The recent terror attacks in Montreal and Ottawa and the subsequent strong response from Canadians across the country must be a wake-up call for us to rethink what it is that we share as a democratic nation. What is the one underlying principle that our soldiers fought for, our leaders hoped for and what immigration and diversity were intended for?
It should not take long for most of us to figure out that one of the fundamental ideas that defines us as Canadians and the core of our identity is a pluralistic, inclusive and tolerant democracy.
The murderers of our soldiers had completely misunderstood these freedoms and had joined a subculture that promotes violence in the name of religion and permits acts including murder for ideological purposes with the intention of intimidating the public by the use of violence. These two terrorists had a distorted understanding of the freedoms offered by democracy.
Canada's fundamental freedoms today face challenges that have not been seen before. The question is now being asked if multiculturalism has been used to create different groups in Canada that contest our tolerant democracy.
What started as a policy to accommodate bilingualism while acknowledging other ethnic groups' contribution to the makeup of Canada is now tested to deal with global or foreign organizations that are using the multiculturalism framework to advance their own agendas. What was intended to make Canadians culturally richer and bring us closer together while integrating people of different cultural backgrounds as proud Canadians has now been transformed in large measure into segregated communities.
The lack of debate around what multiculturalism is or was intended for has seen activists promote group traditions as having more importance than individual freedoms. The absence of discussion about our diversity has also by extension created a concern about religion and its relationship with the state. Among many, a quiet intolerance has replaced acceptance. Lack of debate on multiculturalism, freedoms of a pluralistic society, and freedoms of a democratic state is turning into a serious issue that could challenge and undermine our national identity.
Canadian society acknowledges ethnicity as part of our Canadian identity. This uniquely Canadian idea has now become distorted for many newcomers; what was intended as a way to celebrate our differences as part of being Canadian has been muddied by permitting others, including religious orders in distant lands, to dictate how one must act, dress, eat and vote. Celebration of our diversity has turned into a policy allowing for divisions. Forced and arranged marriages, honour killings and teaching of hate towards other religions or toward homosexuals, or death warrants against apostates, are the result of the lack of discussion and understanding of the intent of a pluralistic society.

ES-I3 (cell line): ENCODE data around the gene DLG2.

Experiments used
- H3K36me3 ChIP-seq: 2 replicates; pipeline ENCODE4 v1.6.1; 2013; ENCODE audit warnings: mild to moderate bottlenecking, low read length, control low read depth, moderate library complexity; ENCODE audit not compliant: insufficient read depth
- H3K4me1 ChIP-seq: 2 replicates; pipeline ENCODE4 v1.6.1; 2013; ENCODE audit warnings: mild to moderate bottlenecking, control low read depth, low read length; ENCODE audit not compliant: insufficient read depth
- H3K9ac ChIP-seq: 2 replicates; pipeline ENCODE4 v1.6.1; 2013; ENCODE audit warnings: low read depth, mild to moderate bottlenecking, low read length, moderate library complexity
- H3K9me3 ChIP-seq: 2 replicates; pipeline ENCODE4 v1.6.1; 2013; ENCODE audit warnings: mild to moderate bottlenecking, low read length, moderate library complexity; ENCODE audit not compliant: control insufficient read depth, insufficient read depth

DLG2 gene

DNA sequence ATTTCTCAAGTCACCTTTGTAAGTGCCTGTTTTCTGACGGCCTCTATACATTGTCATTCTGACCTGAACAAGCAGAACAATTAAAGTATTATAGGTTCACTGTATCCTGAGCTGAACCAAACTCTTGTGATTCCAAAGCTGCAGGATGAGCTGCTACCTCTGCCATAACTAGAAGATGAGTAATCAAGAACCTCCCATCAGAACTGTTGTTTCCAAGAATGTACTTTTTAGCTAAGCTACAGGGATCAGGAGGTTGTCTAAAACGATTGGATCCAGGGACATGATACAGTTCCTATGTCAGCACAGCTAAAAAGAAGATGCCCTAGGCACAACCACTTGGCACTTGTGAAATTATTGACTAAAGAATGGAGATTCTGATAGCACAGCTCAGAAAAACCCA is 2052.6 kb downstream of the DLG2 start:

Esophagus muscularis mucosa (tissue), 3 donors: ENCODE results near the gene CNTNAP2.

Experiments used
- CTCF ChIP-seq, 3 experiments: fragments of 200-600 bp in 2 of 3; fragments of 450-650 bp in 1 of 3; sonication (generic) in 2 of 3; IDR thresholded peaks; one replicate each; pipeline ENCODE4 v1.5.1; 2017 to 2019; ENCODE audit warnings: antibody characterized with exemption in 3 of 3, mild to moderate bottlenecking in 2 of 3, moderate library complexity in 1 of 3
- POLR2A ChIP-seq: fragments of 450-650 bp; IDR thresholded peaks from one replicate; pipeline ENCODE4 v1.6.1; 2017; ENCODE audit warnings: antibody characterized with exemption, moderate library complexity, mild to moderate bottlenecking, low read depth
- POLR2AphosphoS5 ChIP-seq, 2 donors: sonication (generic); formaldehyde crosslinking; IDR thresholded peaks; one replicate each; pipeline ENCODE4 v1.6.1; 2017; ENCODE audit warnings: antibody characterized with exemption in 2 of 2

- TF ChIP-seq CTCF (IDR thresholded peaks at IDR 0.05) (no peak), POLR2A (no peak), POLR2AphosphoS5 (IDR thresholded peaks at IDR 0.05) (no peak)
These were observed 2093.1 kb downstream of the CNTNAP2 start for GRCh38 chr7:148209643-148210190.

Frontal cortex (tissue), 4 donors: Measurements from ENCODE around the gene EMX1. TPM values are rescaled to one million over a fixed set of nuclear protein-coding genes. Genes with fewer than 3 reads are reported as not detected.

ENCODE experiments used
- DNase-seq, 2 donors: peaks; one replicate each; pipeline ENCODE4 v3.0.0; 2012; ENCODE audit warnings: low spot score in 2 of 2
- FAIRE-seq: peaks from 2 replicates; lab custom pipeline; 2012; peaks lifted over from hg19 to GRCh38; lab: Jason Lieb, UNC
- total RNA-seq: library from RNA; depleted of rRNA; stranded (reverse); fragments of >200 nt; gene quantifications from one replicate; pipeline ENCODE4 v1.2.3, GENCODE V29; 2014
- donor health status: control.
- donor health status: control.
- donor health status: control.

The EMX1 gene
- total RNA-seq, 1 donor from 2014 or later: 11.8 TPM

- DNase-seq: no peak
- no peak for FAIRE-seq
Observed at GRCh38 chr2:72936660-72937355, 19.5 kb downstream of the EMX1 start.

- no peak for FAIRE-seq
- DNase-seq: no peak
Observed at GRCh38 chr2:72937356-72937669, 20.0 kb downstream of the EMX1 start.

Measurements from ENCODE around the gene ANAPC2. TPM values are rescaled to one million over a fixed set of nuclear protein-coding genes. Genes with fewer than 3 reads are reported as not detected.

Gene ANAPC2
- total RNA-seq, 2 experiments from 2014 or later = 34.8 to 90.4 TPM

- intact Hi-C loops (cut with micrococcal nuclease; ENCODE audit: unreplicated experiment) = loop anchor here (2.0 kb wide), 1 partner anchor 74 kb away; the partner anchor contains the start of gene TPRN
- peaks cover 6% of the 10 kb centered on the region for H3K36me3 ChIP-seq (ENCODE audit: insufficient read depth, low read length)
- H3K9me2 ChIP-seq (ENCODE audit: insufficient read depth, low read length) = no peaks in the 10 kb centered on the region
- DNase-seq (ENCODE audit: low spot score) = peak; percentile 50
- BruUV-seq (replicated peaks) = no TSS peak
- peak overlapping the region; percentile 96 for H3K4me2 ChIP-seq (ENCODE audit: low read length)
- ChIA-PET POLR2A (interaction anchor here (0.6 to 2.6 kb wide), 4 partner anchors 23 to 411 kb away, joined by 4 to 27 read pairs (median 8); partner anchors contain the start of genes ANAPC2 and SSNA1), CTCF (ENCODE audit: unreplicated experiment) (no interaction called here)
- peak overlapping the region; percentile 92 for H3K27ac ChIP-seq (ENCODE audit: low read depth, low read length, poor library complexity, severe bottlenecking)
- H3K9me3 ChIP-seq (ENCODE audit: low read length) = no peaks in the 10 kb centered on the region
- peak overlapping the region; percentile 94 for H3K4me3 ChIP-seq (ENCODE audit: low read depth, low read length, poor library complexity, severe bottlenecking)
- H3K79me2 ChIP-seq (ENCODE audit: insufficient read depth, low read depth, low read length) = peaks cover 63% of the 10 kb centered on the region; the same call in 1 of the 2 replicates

Violence by any group misusing the policies designed to bring Canadians of different ethnicities closer together is unacceptable. While now there seems to be a lot of focus on muslims, they are not the only group producing violent extremists and they do not have a monopoly on terrorism. Blame should, therefore, not be placed exclusively on extremists in any single ethnic or religious group.
It is the lack of discussion, understanding and education on the concept of unity in our diversity that has led to the problems we now face. It is time now to clarify the concept of a free, democratic, tolerant state and the responsibility of the citizen.
To avoid the wall of intolerance that we may be headed towards, to not make the mistakes that Europe has made and to avoid becoming the intolerant dictatorships that we criticize, we must demand that our religious schools, all of them, teach the necessities of democratic citizenship, equality of the sexes, freedom of religion, freedom of choice and human rights. It is obvious to most that some wish to shield their children from these liberal teachings, from gay rights, gender equality and diversity, however we must use public funding as an incentive to ensure that these core principles that are the foundations of our great country are followed.
All Canadians must understand these principles and must work to integrate; Canadians, old and new, must understand that multiculturalism is a celebration of ethnic heritage, about equal citizenship and the right to participate as democratic citizens in our collective life and not about segregation and division.
What we are seeing now, more and more, is a polarization and mistrust among significant segments of our population. What is needed, then, is a more unified vision of Canadian society, one that emphasizes interdependence and cooperation among diverse groups, and this begins at arrival and continues at schools and throughout our communities.
Failure to do so will see some within our communities who don't understand, accept, or follow the fundamental concept of pluralism use violence, including acts of terror and fear to import distant conflicts onto our shores. There will be attempts at imposing their beliefs on the rest of society and they will use, support, or facilitate violence as a method to effect societal change to achieve their goals.
Farid Rohani is a board member at the Laurier Institution.